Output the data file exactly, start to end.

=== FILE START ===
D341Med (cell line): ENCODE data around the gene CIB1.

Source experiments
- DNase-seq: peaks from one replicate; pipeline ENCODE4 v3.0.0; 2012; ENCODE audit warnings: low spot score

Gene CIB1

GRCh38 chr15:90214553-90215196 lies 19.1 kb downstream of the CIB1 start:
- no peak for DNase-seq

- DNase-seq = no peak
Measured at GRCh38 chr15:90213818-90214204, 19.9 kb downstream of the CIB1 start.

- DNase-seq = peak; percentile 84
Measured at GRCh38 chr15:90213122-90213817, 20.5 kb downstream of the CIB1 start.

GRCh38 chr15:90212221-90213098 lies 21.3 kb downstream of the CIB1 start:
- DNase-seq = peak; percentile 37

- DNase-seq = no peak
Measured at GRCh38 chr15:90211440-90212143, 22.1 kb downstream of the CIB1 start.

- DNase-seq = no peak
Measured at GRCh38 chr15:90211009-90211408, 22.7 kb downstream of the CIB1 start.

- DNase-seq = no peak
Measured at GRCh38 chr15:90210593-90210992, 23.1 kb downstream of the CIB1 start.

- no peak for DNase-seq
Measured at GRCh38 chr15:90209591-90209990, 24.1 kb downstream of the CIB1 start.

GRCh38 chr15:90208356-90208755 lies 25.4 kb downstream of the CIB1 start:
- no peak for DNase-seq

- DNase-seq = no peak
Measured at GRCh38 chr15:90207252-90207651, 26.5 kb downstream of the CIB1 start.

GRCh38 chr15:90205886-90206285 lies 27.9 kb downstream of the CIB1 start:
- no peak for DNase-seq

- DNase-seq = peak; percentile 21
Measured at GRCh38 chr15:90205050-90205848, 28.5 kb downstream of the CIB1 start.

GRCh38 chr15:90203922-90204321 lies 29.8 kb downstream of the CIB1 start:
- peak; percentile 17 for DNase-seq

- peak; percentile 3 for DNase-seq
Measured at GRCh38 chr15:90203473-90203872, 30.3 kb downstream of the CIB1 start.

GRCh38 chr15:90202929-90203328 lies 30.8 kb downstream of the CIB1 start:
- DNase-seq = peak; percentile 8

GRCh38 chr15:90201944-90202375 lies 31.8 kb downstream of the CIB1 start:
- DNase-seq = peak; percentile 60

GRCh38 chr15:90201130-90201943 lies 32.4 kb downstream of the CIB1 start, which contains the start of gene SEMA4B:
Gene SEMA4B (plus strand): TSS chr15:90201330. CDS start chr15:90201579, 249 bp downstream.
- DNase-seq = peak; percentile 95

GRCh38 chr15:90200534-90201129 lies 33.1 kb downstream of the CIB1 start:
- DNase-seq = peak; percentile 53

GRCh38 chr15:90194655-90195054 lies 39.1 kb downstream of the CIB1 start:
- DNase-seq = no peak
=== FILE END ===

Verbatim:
D341Med (cell line): ENCODE data around the gene CIB1.

Source experiments
- DNase-seq: peaks from one replicate; pipeline ENCODE4 v3.0.0; 2012; ENCODE audit warnings: low spot score

Gene CIB1

GRCh38 chr15:90214553-90215196 lies 19.1 kb downstream of the CIB1 start:
- no peak for DNase-seq

- DNase-seq = no peak
Measured at GRCh38 chr15:90213818-90214204, 19.9 kb downstream of the CIB1 start.

- DNase-seq = peak; percentile 84
Measured at GRCh38 chr15:90213122-90213817, 20.5 kb downstream of the CIB1 start.

GRCh38 chr15:90212221-90213098 lies 21.3 kb downstream of the CIB1 start:
- DNase-seq = peak; percentile 37

- DNase-seq = no peak
Measured at GRCh38 chr15:90211440-90212143, 22.1 kb downstream of the CIB1 start.

- DNase-seq = no peak
Measured at GRCh38 chr15:90211009-90211408, 22.7 kb downstream of the CIB1 start.

- DNase-seq = no peak
Measured at GRCh38 chr15:90210593-90210992, 23.1 kb downstream of the CIB1 start.

- no peak for DNase-seq
Measured at GRCh38 chr15:90209591-90209990, 24.1 kb downstream of the CIB1 start.

GRCh38 chr15:90208356-90208755 lies 25.4 kb downstream of the CIB1 start:
- no peak for DNase-seq

- DNase-seq = no peak
Measured at GRCh38 chr15:90207252-90207651, 26.5 kb downstream of the CIB1 start.

GRCh38 chr15:90205886-90206285 lies 27.9 kb downstream of the CIB1 start:
- no peak for DNase-seq

- DNase-seq = peak; percentile 21
Measured at GRCh38 chr15:90205050-90205848, 28.5 kb downstream of the CIB1 start.

GRCh38 chr15:90203922-90204321 lies 29.8 kb downstream of the CIB1 start:
- peak; percentile 17 for DNase-seq

- peak; percentile 3 for DNase-seq
Measured at GRCh38 chr15:90203473-90203872, 30.3 kb downstream of the CIB1 start.

GRCh38 chr15:90202929-90203328 lies 30.8 kb downstream of the CIB1 start:
- DNase-seq = peak; percentile 8

GRCh38 chr15:90201944-90202375 lies 31.8 kb downstream of the CIB1 start:
- DNase-seq = peak; percentile 60

GRCh38 chr15:90201130-90201943 lies 32.4 kb downstream of the CIB1 start, which contains the start of gene SEMA4B:
Gene SEMA4B (plus strand): TSS chr15:90201330. CDS start chr15:90201579, 249 bp downstream.
- DNase-seq = peak; percentile 95

GRCh38 chr15:90200534-90201129 lies 33.1 kb downstream of the CIB1 start:
- DNase-seq = peak; percentile 53

GRCh38 chr15:90194655-90195054 lies 39.1 kb downstream of the CIB1 start:
- DNase-seq = no peak